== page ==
By Chris Buckley and Sui-Lee Wee
BEIJING (Reuters) - A deputy mayor of Chongqing in southwest China went on leave, the city government said on Wednesday, in the wake of feverish talk on the Chinese Internet that he faced a corruption probe and might even have sought refuge at a U.S. consulate.
That speculation could not be confirmed. Yet, even if unfounded, the lurid rumors surrounding deputy mayor Wang Lijun could embarrass the Communist Party secretary of Chongqing, Bo Xilai, who is widely seen as pushing for a spot in the party's next central leadership, to be settled by late 2012.
"This will be a big blow to Bo Xilai, because Wang was instrumental in his anti-organized crime campaign, and that was instrumental in building Bo's appeal in public opinion and even among officials," said Chen Ziming, an independent scholar who studies party politics.
"Now the hero of that campaign has turned into a scandal, so at the least that's a blow to Bo's public prestige," said Chen, a former political prisoner who lives in Beijing.
Wang, 52, was reassigned last week from overseeing public security -- where he was closely associated with a high-profile crackdown on organized crime -- to overseeing education, science, environmental protection and other areas.
The move fanned rumors on Chinese microblogs that he was under investigation by the authorities for corruption.
"It is understood that Deputy Mayor Wang Lijun, who has suffered overwork and immense mental stress for a long time, is seriously indisposed physically. He is currently undergoing a vacation-style treatment," the Chongqing information office said on its microblog.
On Wednesday, many Chinese microblog users scoffed at the statement and speculated that Wang had been purged. Some said Wang had sought asylum at the U.S. consulate in Chengdu in southwest Sichuan province, several hours' drive from Chongqing, prompting police to gather around the consulate.
The consulate referred questions to the U.S. Embassy in Beijing, where the spokesman Richard Buangan told Reuters he was "not in a position to comment regarding reported requests for asylum."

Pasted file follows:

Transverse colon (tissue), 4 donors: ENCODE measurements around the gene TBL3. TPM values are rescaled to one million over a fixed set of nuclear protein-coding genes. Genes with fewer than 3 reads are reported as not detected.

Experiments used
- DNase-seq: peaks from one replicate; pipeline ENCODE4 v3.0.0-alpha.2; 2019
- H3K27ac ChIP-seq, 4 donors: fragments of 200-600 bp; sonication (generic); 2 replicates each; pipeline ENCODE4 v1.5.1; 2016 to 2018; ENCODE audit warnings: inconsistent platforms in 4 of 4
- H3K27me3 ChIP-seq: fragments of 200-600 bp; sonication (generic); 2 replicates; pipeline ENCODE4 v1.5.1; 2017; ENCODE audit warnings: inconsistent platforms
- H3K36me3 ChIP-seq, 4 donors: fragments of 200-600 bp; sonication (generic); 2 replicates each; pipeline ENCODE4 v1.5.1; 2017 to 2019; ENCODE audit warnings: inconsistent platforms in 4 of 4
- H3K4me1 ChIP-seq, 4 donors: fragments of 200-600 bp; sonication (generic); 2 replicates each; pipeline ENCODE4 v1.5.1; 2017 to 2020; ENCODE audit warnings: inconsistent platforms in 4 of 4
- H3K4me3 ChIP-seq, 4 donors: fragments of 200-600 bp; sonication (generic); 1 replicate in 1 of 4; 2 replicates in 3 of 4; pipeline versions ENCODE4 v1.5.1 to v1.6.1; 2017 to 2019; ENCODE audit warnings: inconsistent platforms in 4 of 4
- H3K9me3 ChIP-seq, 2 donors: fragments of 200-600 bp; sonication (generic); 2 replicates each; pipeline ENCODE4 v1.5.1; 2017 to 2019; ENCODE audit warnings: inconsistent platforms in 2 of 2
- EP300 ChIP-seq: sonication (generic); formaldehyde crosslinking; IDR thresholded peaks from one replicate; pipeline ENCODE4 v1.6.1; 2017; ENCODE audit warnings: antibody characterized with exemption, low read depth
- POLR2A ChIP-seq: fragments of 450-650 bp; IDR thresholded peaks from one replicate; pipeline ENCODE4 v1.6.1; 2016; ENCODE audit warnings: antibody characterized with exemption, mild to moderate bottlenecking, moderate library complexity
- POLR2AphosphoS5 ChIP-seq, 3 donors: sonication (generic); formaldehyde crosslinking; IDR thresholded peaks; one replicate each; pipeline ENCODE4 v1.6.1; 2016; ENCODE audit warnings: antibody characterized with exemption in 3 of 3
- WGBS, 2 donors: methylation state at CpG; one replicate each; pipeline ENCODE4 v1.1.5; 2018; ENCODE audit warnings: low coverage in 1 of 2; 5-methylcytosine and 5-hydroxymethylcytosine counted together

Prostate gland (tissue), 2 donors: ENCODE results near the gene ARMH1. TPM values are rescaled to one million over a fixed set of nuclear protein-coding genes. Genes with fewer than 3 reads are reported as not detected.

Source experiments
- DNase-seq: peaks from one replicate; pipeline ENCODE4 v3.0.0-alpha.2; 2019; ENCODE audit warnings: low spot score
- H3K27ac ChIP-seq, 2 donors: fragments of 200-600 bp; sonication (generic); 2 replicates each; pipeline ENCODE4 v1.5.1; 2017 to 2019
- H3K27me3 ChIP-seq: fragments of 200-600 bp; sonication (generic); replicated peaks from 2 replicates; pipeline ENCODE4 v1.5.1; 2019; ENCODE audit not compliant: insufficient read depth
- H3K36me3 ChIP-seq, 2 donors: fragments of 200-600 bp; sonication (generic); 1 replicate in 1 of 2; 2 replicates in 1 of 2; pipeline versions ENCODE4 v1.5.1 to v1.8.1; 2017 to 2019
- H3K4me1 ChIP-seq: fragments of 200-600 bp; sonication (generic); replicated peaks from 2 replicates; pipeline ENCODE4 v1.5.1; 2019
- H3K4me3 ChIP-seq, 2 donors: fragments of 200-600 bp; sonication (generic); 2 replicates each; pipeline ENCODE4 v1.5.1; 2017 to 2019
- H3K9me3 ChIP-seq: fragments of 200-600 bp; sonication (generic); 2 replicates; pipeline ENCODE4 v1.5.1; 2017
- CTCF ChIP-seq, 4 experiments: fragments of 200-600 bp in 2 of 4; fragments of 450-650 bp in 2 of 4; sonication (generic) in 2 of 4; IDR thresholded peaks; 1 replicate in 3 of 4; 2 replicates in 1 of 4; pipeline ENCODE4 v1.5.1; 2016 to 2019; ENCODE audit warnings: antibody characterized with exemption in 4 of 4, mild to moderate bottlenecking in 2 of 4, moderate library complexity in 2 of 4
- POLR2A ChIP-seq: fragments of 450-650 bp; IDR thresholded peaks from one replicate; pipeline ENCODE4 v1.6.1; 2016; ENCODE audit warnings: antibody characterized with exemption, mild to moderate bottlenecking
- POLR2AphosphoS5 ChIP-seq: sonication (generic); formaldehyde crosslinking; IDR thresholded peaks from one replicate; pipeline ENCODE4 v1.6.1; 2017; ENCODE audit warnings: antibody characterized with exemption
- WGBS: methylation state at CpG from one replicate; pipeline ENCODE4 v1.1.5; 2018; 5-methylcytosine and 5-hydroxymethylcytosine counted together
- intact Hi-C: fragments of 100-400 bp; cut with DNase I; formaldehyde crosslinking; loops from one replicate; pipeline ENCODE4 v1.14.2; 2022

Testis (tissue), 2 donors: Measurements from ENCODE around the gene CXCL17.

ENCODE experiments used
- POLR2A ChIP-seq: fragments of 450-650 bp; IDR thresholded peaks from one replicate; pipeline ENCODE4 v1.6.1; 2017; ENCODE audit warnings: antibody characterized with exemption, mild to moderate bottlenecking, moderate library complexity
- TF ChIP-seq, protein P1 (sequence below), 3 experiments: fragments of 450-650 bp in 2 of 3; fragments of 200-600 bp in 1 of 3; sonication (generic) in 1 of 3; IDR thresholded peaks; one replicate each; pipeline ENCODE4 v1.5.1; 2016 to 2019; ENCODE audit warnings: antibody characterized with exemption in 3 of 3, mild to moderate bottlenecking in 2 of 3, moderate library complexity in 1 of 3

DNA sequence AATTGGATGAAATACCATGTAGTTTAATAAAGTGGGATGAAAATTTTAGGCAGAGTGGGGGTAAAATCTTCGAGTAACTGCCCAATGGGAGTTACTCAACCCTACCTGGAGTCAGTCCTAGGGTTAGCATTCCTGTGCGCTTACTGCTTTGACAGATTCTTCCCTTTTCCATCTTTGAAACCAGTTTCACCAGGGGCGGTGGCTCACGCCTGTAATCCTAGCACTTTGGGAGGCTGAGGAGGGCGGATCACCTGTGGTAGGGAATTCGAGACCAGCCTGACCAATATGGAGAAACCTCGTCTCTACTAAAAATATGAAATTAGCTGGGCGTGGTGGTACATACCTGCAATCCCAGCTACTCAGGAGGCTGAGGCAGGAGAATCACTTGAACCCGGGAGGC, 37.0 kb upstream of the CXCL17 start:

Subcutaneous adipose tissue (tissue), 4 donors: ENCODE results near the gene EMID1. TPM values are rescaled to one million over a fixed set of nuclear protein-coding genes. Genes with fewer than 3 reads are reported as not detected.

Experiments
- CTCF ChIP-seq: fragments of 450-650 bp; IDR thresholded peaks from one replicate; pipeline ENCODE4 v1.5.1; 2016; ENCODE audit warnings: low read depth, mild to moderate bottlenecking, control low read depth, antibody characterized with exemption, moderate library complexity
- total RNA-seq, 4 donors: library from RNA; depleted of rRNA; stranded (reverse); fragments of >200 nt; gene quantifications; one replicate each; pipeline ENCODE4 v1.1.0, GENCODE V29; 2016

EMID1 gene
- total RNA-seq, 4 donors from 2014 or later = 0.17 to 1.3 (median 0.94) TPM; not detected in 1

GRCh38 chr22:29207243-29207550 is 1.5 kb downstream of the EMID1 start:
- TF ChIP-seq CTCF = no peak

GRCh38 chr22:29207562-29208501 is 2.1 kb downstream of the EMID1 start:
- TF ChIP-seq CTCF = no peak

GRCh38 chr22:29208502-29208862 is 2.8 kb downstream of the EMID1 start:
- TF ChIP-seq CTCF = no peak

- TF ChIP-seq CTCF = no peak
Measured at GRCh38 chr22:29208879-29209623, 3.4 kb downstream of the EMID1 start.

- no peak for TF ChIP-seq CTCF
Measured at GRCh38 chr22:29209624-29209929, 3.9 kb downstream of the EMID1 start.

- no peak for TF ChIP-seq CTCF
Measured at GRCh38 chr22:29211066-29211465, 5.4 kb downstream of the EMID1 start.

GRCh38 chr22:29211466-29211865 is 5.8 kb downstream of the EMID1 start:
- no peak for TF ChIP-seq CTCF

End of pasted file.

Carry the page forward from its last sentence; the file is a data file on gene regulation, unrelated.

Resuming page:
"I can tell you there was no threat to the (Chengdu) consulate yesterday, and the U.S. government did not request increased security around the compound," said Buangan.
ALLY OF CHONGQING PARTY SECRETARY
The unconfirmed rumors about Wang's fall or flight come shortly before Chinese Vice President Xi Jinping is due to visit the United States on a trip that will underscore his virtual certainty of succeeding Hu Jintao as top leader from late 2012.
Wang has been seen as the hatchet man of Bo, a charismatic politician who has encouraged a revival of socialist culture from the time of Mao Zedong while seeking to transform Chongqing's economy into a model of more equal growth.
He was a key figure in Bo's campaign against criminal gangs in the sprawling city-province, a drive welcomed by many residents, but criticized by some lawyers and commentators as a purge-like effort that trampled on legal protections and spared figures seen as enjoying protection.
Bo has been widely expected to be a contender for a place in the new lineup of Chinese leaders to be settled in a secretive process that culminates in a Communist Party Congress late in 2012 and a national parliament session in early 2013.
The Chongqing Public Security Bureau reported in May that Wang, who then led the bureau, was unanimously endorsed as a deputy mayor by the city's party-controlled congress.
The government praised Wang for his "unyielding political stance," as well as his "courage in making pioneering innovations and adeptness at dealing with complicated problems," said the report on the bureau's website (www.cqga.gov.cn).
Wang's mobile phone was turned off on Wednesday. A Chongqing official contacted about Wang would not comment on the reports.
A former Chongqing official told Reuters that Wang's abrupt and rumor-swathed departure could tarnish Bo's prospects.
"Their ties were like fish and water. Wang has been a close follower of Bo, important in implementing his will," said the official, who spoke on condition that his name not be used to avoid possible censure.
"It's hard to see what really lies behind all this," he added. "But it will be a serious problem for Bo Xilai. At the very least, it looks bad."
Wang rose through the ranks of police in his home region of Inner Mongolia and then Liaoning province in northeast China, where he became an ally of Bo. He was transferred to Chongqing in 2008, after Bo was sent there as party boss.
(Reporting by Chris Buckley, Sui-Lee Wee, Sabrina Mao, Sisi Tang in Hong Kong, Benjamin Kang Lim; Editing by Don Durfee and Ed Lane)